Theresa May and Donald Trump stand accused of peak hypocrisy on the 75th anniversary of D-Day. A leading pacifist group said they spoke “of peace while preparing for war” and failed to honour the memory of those who died.
“Abusing the memory of people who died on D-Day”
A press release from the Peace Pledge Union (PPU) accused May and Trump of “abusing the memory of people who died on D-Day”. Instead, the peace group said they used the “75th anniversary to ramp up support for military force today”.
A group of 16 world leaders met in Portsmouth on 5 June. French president Emmanuel Macron joined Trump and May alongside Canadian prime minister Justin Trudeau. Their joint statement pledged to ensure the “unimaginable horror” of the second World War is never repeated. The 16 signatories signed a “D-Day proclamation”, and promised to work together to “resolve international tensions peacefully”.
PPU said it was “disgusted by the hypocrisy” of this statement. Both May and Trump praised NATO and the UK’s military support for the US. As PPU noted, Trump is threatening war with Iran and Venezuela. On 1 February 2019, he also withdrew from the Intermediate-Range Nuclear Forces (INF) Treaty with Russia.
Meanwhile, Conservative leadership candidates have promised substantial increases to UK military budgets. Campaign Against Arms Trade (CAAT) claims that UK and US arms sales are propping up the war in Yemen.
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PPU spokesperson Symon Hill said:
Theresa May now praises the defeat of Fascism while sucking up to a far-right US President. The memory of the people who died on D-Day is being abused when politicians use the anniversary to ramp up militarism.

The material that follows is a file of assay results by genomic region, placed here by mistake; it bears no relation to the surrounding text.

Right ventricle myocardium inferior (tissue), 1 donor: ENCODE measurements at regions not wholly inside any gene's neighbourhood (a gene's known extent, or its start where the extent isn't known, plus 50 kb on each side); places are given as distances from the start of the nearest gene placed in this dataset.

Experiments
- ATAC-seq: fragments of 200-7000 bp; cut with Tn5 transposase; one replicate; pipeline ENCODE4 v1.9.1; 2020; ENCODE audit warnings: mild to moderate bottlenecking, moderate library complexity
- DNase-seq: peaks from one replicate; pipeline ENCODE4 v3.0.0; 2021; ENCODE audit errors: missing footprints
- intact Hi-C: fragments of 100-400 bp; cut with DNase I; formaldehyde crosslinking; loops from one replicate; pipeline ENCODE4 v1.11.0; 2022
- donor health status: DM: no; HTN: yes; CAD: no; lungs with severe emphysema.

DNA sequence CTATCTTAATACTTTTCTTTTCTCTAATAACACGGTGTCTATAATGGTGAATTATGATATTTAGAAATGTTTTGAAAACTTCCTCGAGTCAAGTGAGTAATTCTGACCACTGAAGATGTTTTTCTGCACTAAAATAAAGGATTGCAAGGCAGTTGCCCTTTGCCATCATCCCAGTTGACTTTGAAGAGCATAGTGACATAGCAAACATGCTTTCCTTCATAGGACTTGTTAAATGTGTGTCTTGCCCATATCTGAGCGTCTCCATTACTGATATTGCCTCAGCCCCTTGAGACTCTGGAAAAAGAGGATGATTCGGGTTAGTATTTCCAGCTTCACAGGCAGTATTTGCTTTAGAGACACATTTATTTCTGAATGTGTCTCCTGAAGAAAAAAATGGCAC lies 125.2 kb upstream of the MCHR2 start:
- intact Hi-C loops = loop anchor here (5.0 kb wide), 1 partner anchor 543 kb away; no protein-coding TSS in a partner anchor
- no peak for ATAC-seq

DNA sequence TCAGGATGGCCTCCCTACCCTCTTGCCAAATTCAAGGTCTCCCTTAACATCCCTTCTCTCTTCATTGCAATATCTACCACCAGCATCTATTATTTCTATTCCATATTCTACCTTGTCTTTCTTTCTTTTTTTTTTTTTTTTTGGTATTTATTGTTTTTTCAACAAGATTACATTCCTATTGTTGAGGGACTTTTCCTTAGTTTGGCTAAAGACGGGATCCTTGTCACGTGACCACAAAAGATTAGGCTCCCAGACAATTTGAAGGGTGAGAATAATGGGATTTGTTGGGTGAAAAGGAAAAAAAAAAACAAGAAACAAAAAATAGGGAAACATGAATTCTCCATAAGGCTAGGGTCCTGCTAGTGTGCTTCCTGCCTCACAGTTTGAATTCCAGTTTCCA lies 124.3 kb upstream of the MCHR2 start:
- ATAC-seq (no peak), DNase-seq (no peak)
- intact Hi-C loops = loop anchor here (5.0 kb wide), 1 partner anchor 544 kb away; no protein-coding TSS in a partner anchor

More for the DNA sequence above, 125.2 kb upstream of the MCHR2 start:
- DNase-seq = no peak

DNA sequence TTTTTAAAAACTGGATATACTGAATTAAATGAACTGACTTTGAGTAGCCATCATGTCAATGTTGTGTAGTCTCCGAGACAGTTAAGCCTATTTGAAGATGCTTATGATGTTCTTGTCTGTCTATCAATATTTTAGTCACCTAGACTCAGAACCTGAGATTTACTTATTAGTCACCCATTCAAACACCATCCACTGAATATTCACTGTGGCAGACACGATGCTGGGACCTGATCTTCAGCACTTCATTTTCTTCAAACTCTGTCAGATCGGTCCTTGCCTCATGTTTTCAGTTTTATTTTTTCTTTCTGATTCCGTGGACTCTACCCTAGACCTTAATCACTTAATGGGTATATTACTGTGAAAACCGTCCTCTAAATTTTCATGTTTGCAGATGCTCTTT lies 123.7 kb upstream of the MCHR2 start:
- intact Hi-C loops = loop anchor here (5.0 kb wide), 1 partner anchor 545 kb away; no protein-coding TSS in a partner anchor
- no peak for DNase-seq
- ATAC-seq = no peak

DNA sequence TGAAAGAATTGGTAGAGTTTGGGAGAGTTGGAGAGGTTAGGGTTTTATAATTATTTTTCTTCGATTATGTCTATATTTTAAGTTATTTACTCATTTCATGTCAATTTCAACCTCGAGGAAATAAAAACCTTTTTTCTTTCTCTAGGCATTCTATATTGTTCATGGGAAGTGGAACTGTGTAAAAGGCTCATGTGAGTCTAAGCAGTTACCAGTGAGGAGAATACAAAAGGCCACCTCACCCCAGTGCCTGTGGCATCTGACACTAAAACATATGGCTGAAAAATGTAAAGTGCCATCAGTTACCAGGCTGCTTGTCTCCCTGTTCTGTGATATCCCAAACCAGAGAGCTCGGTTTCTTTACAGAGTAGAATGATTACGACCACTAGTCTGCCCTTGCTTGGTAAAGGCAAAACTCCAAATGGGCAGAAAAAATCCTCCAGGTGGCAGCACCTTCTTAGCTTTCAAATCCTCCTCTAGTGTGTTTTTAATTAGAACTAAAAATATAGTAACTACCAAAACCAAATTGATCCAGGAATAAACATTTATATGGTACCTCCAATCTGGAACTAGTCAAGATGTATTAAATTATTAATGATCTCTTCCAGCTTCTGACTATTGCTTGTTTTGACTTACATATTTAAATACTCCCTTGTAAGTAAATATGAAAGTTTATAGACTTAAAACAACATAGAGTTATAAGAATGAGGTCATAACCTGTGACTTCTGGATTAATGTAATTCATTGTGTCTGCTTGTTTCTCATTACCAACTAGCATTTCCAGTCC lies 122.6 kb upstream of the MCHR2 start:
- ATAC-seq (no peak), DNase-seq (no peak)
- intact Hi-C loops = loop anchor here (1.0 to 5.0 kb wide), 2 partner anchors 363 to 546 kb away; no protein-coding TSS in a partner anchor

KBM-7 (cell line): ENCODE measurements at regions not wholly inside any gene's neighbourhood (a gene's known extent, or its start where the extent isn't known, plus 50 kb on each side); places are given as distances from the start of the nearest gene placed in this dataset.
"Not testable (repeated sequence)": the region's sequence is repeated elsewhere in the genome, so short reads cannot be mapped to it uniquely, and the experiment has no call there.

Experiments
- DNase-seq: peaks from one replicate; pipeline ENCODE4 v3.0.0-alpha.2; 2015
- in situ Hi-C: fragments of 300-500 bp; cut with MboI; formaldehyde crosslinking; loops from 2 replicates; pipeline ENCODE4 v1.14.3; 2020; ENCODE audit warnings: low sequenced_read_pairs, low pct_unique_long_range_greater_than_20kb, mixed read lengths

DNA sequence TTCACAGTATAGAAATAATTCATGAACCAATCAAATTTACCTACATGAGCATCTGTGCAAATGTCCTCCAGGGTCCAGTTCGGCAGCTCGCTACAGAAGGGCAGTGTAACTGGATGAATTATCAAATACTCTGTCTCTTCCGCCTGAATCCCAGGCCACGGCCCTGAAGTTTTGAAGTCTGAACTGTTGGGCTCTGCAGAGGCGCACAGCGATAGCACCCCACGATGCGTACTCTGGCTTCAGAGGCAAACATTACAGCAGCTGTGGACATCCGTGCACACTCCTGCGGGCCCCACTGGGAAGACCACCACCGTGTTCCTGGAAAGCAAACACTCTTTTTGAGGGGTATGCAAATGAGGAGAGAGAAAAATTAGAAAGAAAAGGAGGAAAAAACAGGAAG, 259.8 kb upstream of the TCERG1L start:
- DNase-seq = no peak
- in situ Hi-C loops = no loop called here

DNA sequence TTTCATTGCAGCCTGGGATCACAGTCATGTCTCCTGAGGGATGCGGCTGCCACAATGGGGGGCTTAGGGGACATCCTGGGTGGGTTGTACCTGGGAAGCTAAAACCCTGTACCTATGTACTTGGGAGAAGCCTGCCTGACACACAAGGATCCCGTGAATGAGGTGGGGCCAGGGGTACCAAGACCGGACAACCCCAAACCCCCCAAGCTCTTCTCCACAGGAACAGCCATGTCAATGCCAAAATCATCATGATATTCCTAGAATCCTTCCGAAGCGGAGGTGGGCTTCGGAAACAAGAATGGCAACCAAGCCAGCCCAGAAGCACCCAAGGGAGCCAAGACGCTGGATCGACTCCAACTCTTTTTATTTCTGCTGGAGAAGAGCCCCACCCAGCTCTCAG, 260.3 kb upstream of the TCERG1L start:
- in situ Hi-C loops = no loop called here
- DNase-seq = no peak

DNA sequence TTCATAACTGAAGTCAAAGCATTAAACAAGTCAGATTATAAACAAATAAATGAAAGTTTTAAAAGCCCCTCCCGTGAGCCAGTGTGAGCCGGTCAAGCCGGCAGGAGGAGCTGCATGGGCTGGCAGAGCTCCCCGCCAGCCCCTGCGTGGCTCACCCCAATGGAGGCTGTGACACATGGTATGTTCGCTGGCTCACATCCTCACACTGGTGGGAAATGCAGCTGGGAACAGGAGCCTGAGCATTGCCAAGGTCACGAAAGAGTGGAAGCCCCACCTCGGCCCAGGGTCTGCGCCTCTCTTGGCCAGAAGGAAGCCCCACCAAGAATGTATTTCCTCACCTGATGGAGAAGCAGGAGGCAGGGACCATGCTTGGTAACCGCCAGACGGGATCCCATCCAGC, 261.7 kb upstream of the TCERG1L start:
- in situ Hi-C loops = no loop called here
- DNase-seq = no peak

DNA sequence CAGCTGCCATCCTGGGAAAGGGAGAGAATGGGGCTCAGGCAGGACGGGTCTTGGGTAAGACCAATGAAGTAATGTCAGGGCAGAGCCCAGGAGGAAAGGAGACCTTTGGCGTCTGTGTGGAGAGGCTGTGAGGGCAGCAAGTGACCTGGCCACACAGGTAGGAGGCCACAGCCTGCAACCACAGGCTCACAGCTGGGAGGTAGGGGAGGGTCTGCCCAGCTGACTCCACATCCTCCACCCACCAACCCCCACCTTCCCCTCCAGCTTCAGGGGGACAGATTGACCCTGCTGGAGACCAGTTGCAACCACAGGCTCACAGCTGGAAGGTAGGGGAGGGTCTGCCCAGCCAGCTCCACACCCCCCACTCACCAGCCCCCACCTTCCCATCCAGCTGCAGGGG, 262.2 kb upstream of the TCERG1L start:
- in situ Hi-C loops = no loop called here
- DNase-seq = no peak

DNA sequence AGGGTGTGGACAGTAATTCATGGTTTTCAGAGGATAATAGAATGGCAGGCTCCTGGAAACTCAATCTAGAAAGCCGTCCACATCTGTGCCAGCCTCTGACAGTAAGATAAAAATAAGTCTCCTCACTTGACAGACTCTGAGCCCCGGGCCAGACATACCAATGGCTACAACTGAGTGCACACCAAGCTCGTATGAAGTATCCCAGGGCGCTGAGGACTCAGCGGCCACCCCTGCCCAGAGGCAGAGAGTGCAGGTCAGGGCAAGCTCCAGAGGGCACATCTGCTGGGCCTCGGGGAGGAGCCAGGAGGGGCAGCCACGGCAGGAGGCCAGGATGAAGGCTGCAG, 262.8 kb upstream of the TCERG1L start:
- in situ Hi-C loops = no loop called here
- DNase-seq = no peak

The PPU also said that many politicians romanticise D-Day “through constant references to heroism and sacrifice with little focus on the suffering of those involved”. It also claimed that the D-Day invasion in 1944 had “at least as much to do with securing US-UK control of Europe as with defeating Fascism”.
Founded in 1934, the PPU is the UK’s oldest secular pacifist organisation. In 1944, it called on the Allied governments to try to negotiate peace. The group notes: “On 30 June 1944, chairman Alex Wood wrote that the PPU was as committed to defeating Nazism as those who were fighting.” Wood also said at the time:
I do not believe…, in fact, that the evils which we abhor in the Nazi regime can be overcome by fighting the Nazis, much less by fighting all Germans… Many are concerned about the starvation in occupied countries and disquieted by the policy of obliteration bombing.
“Little focus on the suffering of those involved”
The PPU also sought to work with German people who were hostile to Hitler and to support resistance movements across Europe. It noted that “millions more people died” after D-Day. The PPU said that Allied powers suppressed left-wing anti-Nazi resistance movements if they seemed “to threaten US and UK government interests”.
Many people who fought on D-Day were undoubtedly motivated by a desire to defeat Fascism. It is difficult to see such motives in the politicians and generals who sent them to fight. In 1944, the Nazi regime was weakening, with successes for resistance movements and growing opposition to Hitler within Germany. Rather than supporting such resistance, Churchill, Roosevelt and Stalin insisted on sending more troops to kill and die, and on bombing thousands of civilians, to cement their own power in Europe.
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